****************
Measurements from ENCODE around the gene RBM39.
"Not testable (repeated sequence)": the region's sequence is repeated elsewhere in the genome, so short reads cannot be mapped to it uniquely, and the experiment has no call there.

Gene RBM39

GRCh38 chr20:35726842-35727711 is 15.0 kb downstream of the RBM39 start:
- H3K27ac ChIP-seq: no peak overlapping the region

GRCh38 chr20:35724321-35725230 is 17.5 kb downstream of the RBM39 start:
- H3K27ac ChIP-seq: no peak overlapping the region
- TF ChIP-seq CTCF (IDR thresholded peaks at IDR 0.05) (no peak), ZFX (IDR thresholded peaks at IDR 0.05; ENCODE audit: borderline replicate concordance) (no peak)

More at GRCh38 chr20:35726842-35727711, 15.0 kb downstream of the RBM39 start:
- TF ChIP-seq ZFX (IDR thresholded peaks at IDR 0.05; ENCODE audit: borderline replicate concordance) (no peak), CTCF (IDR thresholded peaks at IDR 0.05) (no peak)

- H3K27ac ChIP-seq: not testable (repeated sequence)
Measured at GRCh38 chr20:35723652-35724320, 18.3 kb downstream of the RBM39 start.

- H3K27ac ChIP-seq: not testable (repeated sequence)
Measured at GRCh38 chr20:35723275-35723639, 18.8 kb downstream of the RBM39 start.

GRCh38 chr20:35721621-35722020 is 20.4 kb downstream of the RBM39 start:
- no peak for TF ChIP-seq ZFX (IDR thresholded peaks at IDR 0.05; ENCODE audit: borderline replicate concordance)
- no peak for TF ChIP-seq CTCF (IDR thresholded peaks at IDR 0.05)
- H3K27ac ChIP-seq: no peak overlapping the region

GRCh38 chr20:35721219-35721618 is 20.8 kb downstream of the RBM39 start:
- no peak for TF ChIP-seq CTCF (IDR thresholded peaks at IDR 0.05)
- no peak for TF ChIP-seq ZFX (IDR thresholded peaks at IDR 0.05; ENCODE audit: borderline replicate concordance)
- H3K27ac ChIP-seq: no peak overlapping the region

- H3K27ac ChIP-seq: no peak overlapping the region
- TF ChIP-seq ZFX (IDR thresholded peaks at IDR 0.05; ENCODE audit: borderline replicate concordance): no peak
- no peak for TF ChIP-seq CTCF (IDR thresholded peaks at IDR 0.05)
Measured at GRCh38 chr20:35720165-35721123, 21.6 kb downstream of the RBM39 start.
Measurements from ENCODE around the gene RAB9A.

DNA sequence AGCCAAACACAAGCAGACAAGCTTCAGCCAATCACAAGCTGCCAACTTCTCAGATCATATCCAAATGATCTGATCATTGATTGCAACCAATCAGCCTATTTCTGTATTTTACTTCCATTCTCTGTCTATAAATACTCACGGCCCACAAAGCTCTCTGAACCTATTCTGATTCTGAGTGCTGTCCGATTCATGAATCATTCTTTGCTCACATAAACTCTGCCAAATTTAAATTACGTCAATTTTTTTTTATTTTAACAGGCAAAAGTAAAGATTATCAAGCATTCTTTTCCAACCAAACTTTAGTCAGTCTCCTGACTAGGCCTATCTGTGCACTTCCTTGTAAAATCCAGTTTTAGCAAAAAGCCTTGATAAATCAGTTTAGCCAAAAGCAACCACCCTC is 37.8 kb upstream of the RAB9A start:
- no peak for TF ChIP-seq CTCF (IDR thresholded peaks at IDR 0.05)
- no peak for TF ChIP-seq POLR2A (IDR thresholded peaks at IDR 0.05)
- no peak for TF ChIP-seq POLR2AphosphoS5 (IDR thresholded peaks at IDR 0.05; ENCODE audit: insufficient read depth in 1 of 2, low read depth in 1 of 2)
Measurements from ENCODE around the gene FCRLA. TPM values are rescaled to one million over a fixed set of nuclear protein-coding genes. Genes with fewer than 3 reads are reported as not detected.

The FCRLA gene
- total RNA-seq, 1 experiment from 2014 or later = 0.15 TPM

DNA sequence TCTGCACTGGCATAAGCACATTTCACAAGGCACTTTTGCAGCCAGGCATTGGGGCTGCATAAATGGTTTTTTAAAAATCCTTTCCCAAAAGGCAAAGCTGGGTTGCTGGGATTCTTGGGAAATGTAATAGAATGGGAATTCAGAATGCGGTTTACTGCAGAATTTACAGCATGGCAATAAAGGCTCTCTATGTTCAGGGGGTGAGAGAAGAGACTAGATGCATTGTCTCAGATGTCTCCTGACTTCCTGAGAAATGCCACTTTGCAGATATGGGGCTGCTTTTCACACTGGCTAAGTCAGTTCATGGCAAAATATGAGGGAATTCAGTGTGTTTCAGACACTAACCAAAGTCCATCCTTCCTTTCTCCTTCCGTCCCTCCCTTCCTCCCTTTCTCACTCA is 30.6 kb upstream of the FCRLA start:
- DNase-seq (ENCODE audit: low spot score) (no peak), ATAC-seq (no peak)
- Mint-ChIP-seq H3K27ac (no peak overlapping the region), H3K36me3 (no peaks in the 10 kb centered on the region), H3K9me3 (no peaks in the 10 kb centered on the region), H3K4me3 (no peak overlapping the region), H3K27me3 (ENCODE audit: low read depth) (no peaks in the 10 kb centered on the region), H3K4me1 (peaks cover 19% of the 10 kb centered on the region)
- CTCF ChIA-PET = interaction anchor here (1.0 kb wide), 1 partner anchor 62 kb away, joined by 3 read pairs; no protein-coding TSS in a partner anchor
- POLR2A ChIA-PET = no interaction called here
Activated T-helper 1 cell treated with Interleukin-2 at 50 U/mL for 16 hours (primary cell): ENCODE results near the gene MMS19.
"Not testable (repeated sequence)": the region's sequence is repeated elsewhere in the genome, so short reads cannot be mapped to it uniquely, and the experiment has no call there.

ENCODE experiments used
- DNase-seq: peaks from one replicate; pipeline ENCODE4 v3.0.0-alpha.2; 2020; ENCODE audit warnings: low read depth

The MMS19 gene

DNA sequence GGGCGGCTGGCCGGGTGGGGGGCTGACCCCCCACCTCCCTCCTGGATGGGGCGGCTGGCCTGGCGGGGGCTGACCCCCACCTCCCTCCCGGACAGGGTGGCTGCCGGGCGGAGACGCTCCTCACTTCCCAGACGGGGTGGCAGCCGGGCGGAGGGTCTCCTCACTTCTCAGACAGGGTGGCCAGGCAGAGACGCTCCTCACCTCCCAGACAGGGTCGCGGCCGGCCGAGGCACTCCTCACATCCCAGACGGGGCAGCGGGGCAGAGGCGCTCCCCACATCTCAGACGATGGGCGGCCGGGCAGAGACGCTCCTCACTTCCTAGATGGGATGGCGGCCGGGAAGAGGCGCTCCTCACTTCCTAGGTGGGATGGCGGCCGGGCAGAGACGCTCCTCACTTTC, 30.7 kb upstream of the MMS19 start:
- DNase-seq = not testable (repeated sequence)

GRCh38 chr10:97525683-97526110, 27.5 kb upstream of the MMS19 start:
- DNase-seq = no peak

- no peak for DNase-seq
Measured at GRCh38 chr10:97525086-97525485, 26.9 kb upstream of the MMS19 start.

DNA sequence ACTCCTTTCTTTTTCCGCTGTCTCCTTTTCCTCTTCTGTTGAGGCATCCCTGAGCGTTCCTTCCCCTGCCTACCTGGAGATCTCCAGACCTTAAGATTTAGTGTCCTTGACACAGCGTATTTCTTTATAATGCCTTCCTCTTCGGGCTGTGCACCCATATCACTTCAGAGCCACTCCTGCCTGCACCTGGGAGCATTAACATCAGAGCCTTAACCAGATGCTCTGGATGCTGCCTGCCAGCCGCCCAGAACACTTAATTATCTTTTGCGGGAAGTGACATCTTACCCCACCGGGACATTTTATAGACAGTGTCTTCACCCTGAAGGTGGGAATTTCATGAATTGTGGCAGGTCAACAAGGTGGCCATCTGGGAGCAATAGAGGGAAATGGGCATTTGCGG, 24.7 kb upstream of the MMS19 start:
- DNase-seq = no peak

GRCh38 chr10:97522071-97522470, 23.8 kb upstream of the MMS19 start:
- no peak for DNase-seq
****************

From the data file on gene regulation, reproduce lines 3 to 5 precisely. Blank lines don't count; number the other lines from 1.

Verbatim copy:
Gene RBM39

GRCh38 chr20:35726842-35727711 is 15.0 kb downstream of the RBM39 start:
- H3K27ac ChIP-seq: no peak overlapping the region